Coups and junta rule must be condemned

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The Egyptian army is wholly responsible for causing the crisis in Egypt, and any junta rule, whether by puppets or directly, is doomed to fail, warns Tommy Thomas.

General Abdul Fatah al-Sisi announcing the removal of President Mohamed Morsi - Photograph: Wikipedia
General Abdul Fatah al-Sisi announcing the removal of President Mohamed Morsi – Photograph: Wikipedia

One of the fundamental principles which the participants in the Arab Spring fought for was the retreat of armies from political power, and their replacement by properly elected civilian leaders.

Egypt is a prime illustration. Since the coup d’etat in 1952, which resulted in the overthrow of King Farouk by Colonel Nasser, the army has been in power for over 50 years until Mubarak resigned in March 2011.

Morsi was elected as the first non-military president in modern Egyptian history in June 2012, receiving 52 per cent of the popular vote. His was a four-year term, with the next elections scheduled under their new constitution in 2016.

However unpopular Morsi temporarily was — even the most popular president or prime minister suffers temporary periods of unpopularity, but often are re-elected — there is absolutely no justification for the army to carry out a coup d’etat and replace him by force. The army’s true role is in the barracks, and they should remain there permanently.

Post-World War II history is replete with nations securing independence from their colonial masters very quickly falling into the hands of their military. Asian countries emerging from British rule like Pakistan, Burma and Bangladesh have had lengthy spells of army rule.

Among our neighbours, the October 1965 coup which removed President Sukarno from office resulted in at least half a million deaths under General Suharto. Coups are so frequent in Thailand that the military has probably governed longer than civilian politicians.

Corruptly plundered and misruled

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Africa perhaps has the saddest tale. Whether it is Nigeria, Uganda, Congo, Ivory Coast or Libya, the “man on horseback” (to quote the title of a seminal book by a political scientist, Samuel Finer) has brutally and corruptly plundered and misruled. A new term “kleptocrazy” was coined to describe the scale and magnitude of a typical African general’s looting of his nation and the transfer of wealth to Swiss accounts.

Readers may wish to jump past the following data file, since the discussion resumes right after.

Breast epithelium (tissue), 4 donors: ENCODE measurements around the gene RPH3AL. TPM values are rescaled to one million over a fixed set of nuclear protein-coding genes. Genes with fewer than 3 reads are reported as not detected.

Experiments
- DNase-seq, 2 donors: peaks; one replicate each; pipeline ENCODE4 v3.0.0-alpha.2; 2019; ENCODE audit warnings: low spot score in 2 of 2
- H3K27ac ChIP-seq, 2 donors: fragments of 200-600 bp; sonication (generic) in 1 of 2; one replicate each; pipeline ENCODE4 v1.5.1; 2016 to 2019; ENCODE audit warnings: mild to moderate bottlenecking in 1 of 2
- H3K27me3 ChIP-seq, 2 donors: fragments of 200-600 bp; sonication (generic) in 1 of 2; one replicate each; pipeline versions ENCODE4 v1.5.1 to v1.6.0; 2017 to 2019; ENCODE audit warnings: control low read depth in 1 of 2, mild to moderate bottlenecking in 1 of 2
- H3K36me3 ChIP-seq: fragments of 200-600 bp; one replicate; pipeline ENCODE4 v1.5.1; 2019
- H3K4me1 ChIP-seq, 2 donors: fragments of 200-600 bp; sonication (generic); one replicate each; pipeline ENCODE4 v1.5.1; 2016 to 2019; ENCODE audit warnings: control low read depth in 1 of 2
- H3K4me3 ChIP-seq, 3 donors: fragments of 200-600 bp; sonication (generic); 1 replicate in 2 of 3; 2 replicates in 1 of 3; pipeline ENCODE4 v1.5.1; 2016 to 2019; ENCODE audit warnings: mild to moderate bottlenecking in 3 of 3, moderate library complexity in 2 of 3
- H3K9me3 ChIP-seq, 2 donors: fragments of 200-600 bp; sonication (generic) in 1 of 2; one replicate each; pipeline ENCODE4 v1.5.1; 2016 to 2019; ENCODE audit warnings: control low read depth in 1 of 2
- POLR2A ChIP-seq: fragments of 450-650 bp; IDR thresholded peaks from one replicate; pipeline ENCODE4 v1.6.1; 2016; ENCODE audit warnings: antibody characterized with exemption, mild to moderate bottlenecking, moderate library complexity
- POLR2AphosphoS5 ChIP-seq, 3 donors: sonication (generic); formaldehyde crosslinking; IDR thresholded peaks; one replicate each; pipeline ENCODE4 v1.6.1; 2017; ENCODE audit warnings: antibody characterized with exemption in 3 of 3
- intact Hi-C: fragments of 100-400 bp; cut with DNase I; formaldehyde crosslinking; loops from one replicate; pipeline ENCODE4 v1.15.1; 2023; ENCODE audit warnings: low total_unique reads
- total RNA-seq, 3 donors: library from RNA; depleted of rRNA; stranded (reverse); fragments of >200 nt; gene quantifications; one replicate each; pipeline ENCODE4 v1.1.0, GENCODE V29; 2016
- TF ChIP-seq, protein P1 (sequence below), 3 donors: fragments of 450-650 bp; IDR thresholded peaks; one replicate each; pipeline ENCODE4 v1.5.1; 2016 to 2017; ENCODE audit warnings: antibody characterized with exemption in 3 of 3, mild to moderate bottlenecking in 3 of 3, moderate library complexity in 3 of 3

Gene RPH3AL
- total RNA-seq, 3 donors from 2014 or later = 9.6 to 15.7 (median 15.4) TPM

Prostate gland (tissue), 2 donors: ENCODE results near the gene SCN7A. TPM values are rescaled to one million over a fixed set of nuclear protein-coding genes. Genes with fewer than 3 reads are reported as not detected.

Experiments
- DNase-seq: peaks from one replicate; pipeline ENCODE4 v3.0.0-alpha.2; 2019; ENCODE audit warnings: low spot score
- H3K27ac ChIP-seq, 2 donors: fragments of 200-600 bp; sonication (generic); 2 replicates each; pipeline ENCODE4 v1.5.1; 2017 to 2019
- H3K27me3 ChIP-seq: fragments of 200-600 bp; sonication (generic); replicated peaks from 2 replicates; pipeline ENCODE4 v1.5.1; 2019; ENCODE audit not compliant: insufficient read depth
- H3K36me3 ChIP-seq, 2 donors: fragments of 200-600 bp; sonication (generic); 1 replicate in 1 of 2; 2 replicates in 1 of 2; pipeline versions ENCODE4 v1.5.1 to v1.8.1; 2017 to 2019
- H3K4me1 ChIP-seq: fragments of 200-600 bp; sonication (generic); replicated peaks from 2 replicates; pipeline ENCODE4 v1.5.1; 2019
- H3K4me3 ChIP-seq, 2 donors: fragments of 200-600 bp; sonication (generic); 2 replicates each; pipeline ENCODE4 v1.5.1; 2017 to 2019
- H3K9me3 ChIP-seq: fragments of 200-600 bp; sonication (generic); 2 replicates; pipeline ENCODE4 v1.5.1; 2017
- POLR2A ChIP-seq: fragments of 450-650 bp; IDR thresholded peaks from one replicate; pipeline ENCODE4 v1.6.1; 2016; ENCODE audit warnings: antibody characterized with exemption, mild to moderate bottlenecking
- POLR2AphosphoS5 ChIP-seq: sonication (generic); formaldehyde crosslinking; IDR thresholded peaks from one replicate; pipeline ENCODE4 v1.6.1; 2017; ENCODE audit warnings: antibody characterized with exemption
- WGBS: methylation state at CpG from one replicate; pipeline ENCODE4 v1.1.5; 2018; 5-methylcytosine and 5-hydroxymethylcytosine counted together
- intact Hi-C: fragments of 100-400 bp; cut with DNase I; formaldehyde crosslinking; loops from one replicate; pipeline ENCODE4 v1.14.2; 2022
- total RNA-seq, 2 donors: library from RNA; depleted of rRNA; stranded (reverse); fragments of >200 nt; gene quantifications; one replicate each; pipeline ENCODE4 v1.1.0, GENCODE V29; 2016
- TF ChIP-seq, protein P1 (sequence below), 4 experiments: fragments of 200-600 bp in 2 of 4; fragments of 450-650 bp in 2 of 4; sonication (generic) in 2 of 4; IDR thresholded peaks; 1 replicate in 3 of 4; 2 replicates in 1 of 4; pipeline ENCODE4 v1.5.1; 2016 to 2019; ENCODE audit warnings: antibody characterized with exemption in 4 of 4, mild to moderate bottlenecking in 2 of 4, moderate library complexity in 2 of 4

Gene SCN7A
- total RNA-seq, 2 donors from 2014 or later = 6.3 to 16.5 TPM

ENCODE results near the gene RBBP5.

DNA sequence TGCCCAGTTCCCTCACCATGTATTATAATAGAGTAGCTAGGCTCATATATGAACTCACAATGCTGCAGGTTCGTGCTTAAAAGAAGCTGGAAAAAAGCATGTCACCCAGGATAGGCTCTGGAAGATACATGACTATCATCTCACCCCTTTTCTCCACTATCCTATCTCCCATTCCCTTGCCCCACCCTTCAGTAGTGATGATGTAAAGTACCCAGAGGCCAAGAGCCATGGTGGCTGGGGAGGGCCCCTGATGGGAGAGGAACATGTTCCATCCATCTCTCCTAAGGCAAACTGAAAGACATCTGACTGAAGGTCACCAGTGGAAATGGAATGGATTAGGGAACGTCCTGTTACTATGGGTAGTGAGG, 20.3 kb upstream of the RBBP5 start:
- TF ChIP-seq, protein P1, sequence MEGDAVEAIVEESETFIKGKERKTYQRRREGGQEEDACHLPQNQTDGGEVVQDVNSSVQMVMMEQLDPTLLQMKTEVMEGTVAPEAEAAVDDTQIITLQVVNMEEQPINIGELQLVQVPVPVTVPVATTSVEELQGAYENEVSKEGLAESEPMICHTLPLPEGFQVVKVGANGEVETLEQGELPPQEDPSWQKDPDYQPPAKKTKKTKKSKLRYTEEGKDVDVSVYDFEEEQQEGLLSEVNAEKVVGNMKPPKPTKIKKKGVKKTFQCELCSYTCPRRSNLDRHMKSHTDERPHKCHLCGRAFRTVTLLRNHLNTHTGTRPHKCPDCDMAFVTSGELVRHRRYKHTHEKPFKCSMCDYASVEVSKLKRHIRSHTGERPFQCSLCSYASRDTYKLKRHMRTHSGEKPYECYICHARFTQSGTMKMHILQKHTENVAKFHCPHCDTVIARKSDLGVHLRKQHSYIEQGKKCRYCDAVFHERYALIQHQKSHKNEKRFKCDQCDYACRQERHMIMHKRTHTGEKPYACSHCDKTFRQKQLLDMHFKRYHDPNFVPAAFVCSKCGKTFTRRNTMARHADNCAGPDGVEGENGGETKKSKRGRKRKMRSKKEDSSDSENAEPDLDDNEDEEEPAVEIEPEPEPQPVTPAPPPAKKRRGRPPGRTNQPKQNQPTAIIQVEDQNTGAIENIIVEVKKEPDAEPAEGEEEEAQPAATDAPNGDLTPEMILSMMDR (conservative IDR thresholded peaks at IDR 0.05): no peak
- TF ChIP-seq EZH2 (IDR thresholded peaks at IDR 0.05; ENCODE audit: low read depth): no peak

Central and South America were not spared either. Almost every nation in these two regions was under brutal military rule, including the leading nations of Brazil and Argentina; in the latter, a “dirty war” conducted by the military included the throwing of thousands of dissidents who were still alive from planes and helicopters into the high seas.

The consequences of General Pinochet’s murderous regime continue to haunt Chile, which, even after 40 years, has not fully recovered from the scars of army rule. Nixon, Kissinger and the CIA were all involved in the conspiracy to eliminate the democratically elected Chilean head, President Allende in 1973. Thereafter, the CIA organized “Operation Condor” in the mid-1970s with right-wing national security agencies in Brazil, Argentina, Chile, Uruguay and Paraguay (the southern cone of South America) – which resulted in the death of some 60,000 civilians.

Military coups have also occurred in “civilised” Western Europe, which claimed it had proper democracies superior to Soviet-controlled satellite states in Eastern Europe. Yet, in 1966 the Army grabbed power in Greece — the cradle of democracy — and brutally repressed thousands of their citizenry.